BH: What were some of the highs and lows of putting out a new book? How long was this in the making?
ME: The process of making a book is fairly grueling … You spend years making work, editing down to the core, then there are questions of sequence, design, text, paper stock, every little detail of how the book is bound, meant to feel, and there is a lot of cutting elements that are personal to you. It is still my favorite way to present photographs, however, because of the room for an expressive range that is carefully constructed for the viewer. I started working with the publisher in 2016, so it was at least a year plus in the making.
BH: What did you want this book to say?
ME: I really wished the viewer could find a piece of themselves somewhere in the photographs. Well-crafted images and words have the power of allowing someone to inject themselves into the lives, and emotions of others. The book is almost an invitation to read a family diary. My memories, your memories, our memories – our hopes, desires, fears … what do they share in common? Hell if I know, but I’ve come to accept that we all share more in common than societal structures would lead us to believe.
BH: Can you talk a little bit about what’s next for you, and this project?
ME: Multiple book projects. Feeble attempts at remaining sane. Trying to be home more often. I Love You, I’m Leaving was published with ceiba in the fall of 2017, and three additional volumes of The Invisible Yoke are scheduled for publication between 2018 and 2020. Each body of work has enough photographs to publish, but I’ll continue working on them, and adding to each project, until the publication deadline. In the spring of 2018 I am releasing a collaborative book with my buddy Jared Soares, called Days Before / Days After.
Recently I’ve been teaching, and I really enjoy interacting with hungry students, and thinking about photography through different perspectives. The hope is that teaching will allow me to be home more consistently, to be more selective about the work I take, but that hasn’t manifested yet. Currently it means that I travel each week for teaching, and often for the remainder of the week for commissions or project work. So, I continue to accept freelance work, apply for grants, sell prints … you know, the usual hustle.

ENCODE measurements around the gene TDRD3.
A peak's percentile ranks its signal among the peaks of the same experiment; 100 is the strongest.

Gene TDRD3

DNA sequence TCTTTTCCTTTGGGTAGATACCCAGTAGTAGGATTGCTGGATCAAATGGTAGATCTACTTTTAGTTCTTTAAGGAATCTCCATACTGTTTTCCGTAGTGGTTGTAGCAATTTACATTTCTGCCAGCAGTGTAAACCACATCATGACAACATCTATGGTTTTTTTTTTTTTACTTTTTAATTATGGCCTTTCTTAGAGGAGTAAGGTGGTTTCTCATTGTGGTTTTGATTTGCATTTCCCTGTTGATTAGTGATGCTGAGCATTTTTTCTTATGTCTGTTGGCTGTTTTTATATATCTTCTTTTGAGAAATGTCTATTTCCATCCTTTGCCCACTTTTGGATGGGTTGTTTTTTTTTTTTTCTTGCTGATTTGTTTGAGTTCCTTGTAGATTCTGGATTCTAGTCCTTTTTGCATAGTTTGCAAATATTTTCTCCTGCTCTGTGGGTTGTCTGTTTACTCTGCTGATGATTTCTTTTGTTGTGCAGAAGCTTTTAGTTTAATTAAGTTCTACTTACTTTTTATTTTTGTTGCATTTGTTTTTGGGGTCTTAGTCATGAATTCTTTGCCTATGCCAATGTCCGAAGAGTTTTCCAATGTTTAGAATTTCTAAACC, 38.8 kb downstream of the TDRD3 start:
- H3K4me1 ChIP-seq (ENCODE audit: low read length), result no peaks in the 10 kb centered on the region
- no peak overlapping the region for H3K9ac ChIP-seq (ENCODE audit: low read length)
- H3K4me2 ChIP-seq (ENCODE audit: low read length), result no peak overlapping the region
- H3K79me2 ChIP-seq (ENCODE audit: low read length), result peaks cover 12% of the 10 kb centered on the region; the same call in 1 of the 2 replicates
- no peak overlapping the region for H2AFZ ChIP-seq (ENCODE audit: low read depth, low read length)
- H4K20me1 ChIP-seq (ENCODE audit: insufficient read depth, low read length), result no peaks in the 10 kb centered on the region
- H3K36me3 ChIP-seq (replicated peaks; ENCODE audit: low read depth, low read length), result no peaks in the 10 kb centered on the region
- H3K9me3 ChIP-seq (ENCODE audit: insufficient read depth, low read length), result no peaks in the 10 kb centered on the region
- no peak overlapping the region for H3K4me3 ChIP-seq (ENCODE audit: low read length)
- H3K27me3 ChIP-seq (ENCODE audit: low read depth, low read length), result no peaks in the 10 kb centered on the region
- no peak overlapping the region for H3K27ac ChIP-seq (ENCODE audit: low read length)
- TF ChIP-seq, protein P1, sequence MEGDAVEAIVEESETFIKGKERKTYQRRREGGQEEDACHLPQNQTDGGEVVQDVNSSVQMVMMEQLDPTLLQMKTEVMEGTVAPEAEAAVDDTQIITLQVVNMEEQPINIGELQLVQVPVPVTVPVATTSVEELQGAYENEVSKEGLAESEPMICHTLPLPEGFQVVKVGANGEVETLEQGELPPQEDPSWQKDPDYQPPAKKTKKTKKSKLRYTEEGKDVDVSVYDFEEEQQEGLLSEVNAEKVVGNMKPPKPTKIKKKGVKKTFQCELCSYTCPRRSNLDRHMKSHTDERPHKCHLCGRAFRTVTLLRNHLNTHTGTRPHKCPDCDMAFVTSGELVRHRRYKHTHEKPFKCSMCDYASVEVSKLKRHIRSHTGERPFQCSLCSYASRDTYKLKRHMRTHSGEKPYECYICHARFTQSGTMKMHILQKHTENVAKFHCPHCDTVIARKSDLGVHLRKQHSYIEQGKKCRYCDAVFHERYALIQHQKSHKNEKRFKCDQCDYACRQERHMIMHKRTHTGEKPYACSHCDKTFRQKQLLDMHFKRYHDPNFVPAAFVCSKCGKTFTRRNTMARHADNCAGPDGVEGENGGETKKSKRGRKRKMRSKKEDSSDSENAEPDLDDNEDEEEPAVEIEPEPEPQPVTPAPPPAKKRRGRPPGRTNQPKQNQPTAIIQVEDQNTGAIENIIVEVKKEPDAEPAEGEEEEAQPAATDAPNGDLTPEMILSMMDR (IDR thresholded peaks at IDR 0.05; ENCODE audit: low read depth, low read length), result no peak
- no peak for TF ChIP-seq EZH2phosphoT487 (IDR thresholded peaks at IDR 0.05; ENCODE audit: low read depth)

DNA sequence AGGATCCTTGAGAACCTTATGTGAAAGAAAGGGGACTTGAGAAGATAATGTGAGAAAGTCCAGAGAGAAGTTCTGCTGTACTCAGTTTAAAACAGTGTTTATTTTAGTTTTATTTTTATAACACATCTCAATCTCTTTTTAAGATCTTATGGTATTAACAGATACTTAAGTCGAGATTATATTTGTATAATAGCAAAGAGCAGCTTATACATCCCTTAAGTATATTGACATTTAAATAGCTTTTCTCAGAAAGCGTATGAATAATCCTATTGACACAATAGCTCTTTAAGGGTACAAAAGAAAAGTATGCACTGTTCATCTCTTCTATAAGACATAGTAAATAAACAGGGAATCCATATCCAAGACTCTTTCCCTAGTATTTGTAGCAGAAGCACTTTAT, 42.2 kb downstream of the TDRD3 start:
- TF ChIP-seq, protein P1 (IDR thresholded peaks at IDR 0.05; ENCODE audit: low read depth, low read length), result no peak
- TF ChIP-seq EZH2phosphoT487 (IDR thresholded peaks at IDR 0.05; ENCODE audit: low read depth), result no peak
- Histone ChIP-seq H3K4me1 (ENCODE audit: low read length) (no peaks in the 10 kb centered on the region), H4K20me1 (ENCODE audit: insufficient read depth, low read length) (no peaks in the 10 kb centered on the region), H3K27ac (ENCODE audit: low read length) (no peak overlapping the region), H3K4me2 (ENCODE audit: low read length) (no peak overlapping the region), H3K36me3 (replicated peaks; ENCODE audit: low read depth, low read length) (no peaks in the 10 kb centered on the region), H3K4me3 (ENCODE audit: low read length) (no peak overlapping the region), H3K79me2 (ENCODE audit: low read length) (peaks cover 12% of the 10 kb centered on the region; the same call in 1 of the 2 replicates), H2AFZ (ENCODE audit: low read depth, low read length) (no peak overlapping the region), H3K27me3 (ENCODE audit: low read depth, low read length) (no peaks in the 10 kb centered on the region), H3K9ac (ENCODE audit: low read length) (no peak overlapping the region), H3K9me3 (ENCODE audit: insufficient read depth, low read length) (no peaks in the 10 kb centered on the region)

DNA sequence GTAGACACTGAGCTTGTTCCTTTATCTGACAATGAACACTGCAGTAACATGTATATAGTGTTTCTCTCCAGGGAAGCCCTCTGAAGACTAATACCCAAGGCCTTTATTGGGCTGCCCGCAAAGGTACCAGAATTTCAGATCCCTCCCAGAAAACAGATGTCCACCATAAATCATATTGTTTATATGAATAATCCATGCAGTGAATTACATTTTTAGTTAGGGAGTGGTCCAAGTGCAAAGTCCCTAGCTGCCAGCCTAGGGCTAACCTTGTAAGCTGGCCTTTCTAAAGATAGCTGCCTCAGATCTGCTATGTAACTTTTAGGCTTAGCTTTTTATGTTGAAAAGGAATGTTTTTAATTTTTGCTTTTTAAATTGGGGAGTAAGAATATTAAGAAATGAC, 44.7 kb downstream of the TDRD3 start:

Aside from that, I’m making new photographs for a series that I’m planning to continue through 2020. Keeping it loose for now and seeing how that develops.
BH: You have a newer series out, ‘Say Hello To Everybody, OK?’…
ME: This series is still new enough that I don’t want to put too many words to it for fear of boxing it in. The title is drawn from a quote by President Trump with TIME Magazine. The images I have gathered thus far come from a desire to express what I see and feel about my country’s current trajectory, and our increasingly polarized and fractured social consciousness.
BH: These photos are so powerful individually and as a complete piece, and I was wondering what you saw in the relationship here between the people in the photographs and the space around them, which we see at times really falling apart in these photographs
ME: There is always this question in my mind about whether we shape the spaces we occupy, or do these spaces shape us? I think it is a little bit of both. I am drawn to scenes that reflect the battered and broken nature of our socio-political system. Themes from my previous projects, an interest in how our history and memory continue to shape our identity surface in this work as well. Things definitely seem to be falling apart on a daily basis in our contemporary society, so I suppose it is natural that I feel compelled to depict this visually.
BH: Can you share a story behind one of the photographs, say the one with the little boys at the baseball diamond?
ME: In early 2016 I was sent to Mississippi for a story about minor league baseball franchises. This image was from a little league game in Pearl, Mississippi that I photographed as part of this assignment. This image did not speak to what the story sought to illustrate, but it did hit an emotional note that I am interested in. Baseball is an American pastime, one that is embedded in our collective consciousness. Especially on the local little league level, it is an activity that many can place themselves in. The image is made at some remove from the characters depicted, a coach and young players. There is a tension in their expressions and their body language that speaks to how I often feel when making images. Wanting to be closer, to understand more, but feeling a sense of distrust and uncertainty.
BH: These photographs feel like they’re about so much more than just a project that you wanted to do visually – they’re speaking to much, much larger themes and issues — could you just talk a little bit about intention, in terms of the intention behind these photographs and also the power of intention, if that makes any sense?